I’ve been away for a week but don’t think I missed anything outstanding. In the past seven days, 13-19 July, 2017, however, we do have something that’s unusual but shouldn’t be — an earthquake of over magnitude 7.
This unusual-but-not-unusual event apart (I’ll explain later) the number of earthquakes recorded on the United States Geological Survey’s real time map was more or less what we might expect.
There were, perhaps, a few more than usual at the lower end of the scale, but there’s usually quite a lot of variation here anyway. The map (which includes earthquakes of all magnitudes in the US and its territories and those of at least M4.0 elsewhere) isn’t comprehensive for the smaller ones, but it does pick up those of significant magnitude.
The Week’s Biggest Earthquake: M7.7, North-East Russia
The largest earthquake this week struck in the very north of the Pacific at the western end of the Aleutian Trench. With a magnitude of M7.7 it was the second largest of the year (only slightly smaller than an M7.9 in Papua New Guinea in January).
The Aleutian Trench marks a subduction zone where the Pacific plot descends beneath the North American plate, producing one of the most seismically and volcanically active zones on Earth. Earthquakes here are regularly large though (owing to the remoteness) they cause little or no damage. This week’s tremor generated a tsunami but a very, very small one: the maximum height, according to the NOAA, was just 0.3 feet.
At M7.7, the earthquake is big enough to justify a detailed summary from the USGS — something I always welcome, as it saves me poking and prodding at data that may be incomplete. The USGS seismologists have access, in any case, to far more detailed information.
Even without this, it was immediately obvious that the earthquake wasn’t a subduction earthquake. Firstly, the movement was lateral rather than vertical, and secondly the scale of the tsunami was so small as to be negligible, when a large offshore earthquake in a subduction zone might have been expected to produce a tsunami of more significant scale.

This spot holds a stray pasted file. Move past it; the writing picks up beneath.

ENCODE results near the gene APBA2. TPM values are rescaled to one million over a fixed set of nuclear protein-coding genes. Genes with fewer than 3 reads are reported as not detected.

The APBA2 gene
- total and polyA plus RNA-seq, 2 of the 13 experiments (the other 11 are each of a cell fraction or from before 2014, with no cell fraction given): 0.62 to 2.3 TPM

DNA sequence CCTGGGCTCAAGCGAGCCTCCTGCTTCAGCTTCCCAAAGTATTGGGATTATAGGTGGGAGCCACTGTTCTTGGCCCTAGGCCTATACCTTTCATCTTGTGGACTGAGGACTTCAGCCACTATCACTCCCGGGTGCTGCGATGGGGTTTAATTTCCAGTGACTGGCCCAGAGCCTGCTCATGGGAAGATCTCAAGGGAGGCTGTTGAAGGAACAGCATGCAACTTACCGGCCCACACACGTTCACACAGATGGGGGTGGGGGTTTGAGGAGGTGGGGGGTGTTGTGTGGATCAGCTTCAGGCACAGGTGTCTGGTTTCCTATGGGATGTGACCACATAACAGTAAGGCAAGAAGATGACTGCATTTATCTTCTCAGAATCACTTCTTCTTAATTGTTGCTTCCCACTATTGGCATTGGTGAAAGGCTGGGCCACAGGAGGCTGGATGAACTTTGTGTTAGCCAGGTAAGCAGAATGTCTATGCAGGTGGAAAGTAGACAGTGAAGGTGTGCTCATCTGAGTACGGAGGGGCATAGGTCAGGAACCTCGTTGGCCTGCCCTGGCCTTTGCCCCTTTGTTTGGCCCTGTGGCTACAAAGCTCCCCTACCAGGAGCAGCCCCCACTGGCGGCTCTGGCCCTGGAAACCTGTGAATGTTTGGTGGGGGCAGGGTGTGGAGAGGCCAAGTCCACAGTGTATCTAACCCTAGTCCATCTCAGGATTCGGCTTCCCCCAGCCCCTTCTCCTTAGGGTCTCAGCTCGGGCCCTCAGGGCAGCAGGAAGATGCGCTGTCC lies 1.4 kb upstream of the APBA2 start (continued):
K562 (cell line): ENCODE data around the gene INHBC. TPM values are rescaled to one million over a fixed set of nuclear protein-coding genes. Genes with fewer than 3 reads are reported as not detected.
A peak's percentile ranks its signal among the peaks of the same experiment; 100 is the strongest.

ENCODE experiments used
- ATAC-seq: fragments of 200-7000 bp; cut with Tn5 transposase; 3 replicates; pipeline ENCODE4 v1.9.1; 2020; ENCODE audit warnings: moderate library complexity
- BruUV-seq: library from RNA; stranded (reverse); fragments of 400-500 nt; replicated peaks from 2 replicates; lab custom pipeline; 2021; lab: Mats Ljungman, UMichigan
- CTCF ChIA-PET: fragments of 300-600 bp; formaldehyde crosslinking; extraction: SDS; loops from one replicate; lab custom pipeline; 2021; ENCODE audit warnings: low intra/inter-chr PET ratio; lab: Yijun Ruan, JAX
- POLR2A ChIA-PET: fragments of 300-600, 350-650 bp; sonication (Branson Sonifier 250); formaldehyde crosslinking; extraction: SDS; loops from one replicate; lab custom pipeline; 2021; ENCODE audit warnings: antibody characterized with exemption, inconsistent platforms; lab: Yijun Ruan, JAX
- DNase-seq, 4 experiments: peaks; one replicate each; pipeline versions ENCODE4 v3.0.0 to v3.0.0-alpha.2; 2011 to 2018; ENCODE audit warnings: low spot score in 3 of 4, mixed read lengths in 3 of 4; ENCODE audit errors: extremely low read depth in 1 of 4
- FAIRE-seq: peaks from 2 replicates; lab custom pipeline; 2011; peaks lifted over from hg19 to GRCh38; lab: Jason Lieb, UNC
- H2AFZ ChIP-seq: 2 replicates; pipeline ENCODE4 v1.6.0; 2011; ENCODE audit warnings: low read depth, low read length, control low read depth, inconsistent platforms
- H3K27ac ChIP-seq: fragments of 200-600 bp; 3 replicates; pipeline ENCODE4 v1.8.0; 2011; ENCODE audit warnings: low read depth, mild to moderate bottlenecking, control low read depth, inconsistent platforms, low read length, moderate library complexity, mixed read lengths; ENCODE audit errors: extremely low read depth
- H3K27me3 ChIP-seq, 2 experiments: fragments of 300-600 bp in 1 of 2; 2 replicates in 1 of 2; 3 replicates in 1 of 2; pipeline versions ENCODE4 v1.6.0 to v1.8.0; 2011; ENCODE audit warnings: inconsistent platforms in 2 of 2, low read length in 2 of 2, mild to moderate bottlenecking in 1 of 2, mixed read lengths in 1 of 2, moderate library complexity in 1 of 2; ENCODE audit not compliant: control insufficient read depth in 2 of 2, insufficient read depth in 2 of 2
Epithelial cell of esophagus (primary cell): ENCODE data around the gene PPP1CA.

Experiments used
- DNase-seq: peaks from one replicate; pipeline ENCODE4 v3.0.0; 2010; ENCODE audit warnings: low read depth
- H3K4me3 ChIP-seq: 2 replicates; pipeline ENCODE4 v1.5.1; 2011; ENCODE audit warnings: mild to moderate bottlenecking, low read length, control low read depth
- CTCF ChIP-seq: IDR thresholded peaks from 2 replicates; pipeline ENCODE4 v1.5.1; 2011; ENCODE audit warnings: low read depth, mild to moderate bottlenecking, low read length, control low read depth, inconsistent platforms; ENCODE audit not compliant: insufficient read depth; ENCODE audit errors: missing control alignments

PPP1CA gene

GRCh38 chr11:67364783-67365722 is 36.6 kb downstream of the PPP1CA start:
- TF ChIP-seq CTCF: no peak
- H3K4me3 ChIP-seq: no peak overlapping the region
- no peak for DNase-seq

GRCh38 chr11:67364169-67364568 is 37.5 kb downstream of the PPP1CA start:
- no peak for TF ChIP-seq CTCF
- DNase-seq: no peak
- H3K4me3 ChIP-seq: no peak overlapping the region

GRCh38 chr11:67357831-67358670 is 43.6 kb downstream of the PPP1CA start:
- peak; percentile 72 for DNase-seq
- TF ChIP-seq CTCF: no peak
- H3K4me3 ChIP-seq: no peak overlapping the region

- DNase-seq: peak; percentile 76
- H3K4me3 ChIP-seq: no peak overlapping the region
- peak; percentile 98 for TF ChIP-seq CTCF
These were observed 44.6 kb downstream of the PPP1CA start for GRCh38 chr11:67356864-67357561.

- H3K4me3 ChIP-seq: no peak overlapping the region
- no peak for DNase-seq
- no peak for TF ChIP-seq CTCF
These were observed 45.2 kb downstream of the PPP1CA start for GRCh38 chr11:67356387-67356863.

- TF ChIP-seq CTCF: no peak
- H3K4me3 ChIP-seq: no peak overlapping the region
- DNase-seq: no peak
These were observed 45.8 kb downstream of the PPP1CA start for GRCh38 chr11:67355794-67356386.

If you want the details: “the earthquake occurred as the result of transform faulting on or near the plate boundary between the Pacific and North America plates in the Northwest Pacific Ocean. The focal mechanism solution of the event indicates the earthquake occurred either on a right lateral fault oriented NW-SE, or on a left lateral fault striking NE. At the location of the earthquake, the Pacific plate moves towards the NW at a rate of ~73 mm/yr with respect to North America, effectively moving horizontally past the North America plate at this the western extent of the Aleutian Trench.”
M5.4 Earthquake, Greece
The collision of Africa with Eurasia as part of large-scale continental movement has trapped oceanic crust between the two continents. The Mediterranean, which is the remnant of the ocean which once separated them, is a confusion of slivers of crust, a maze of different fault types and directions — and, although not generally subject to the larger earthquakes, is no stranger to seismic activity.
The consumption of crust takes place along subduction zones, and the largest in the Mediterranean runs south of the island of Crete, where an earthquake of M5.4 occurred this week. It’s too small to generate an earthquake summary but the data published by the USGS leads us to similar conclusions as the Aleutian earthquake, though on a smaller scale.
Continental convergence along the Hellenic Trench is ongoing but, like the Aleutian earthquake, the motion was lateral and the distance from the trench (around 60km) relative to the depth (8.7km) too large to imply a direct association with subduction. This implies some kind of shallow crustal deformation.
US Earthquakes: Oklahoma
Oklahoma seems to have gone quiet recently. I say ‘seems to have’ because I’ve noted above that the recording of the smaller earthquakes, even in the US, isn’t as comprehensive as that of the larger ones. It does seem that fewer earthquakes have been recorded in the state recently, but I can’t say for certain.
This week’s M4.2 was the joint largest for the year to date. By comparison, 2016 saw 16 tremors of at least that magnitude in the state, with three reaching magnitudes of M5.0 or more. Whether this indicates that seismic activity is slowing down, or whether it’s just natural variation, I wouldn’t like to say.
Where Have The Big Earthquakes Gone?
In the the introduction I said I’d come back to this week’s largest earthquake and what made it special or not. So what was so different about an earthquake larger than M7.0? Normally we’d expect to see one every month or so, but so far this year we’ve had just three. So we might consider that unusual and we might wonder why.
But that’s just over a period of six and a half (let’s say seven) months, and averages represent clusters of activity and inactivity. If you look back at 2016, there were 16 of these large earthquakes — more than one a month. Add the two together and in 19 months we have 19 earthquakes of at least M7.0. Which is exactly what we’d expect.
As you were…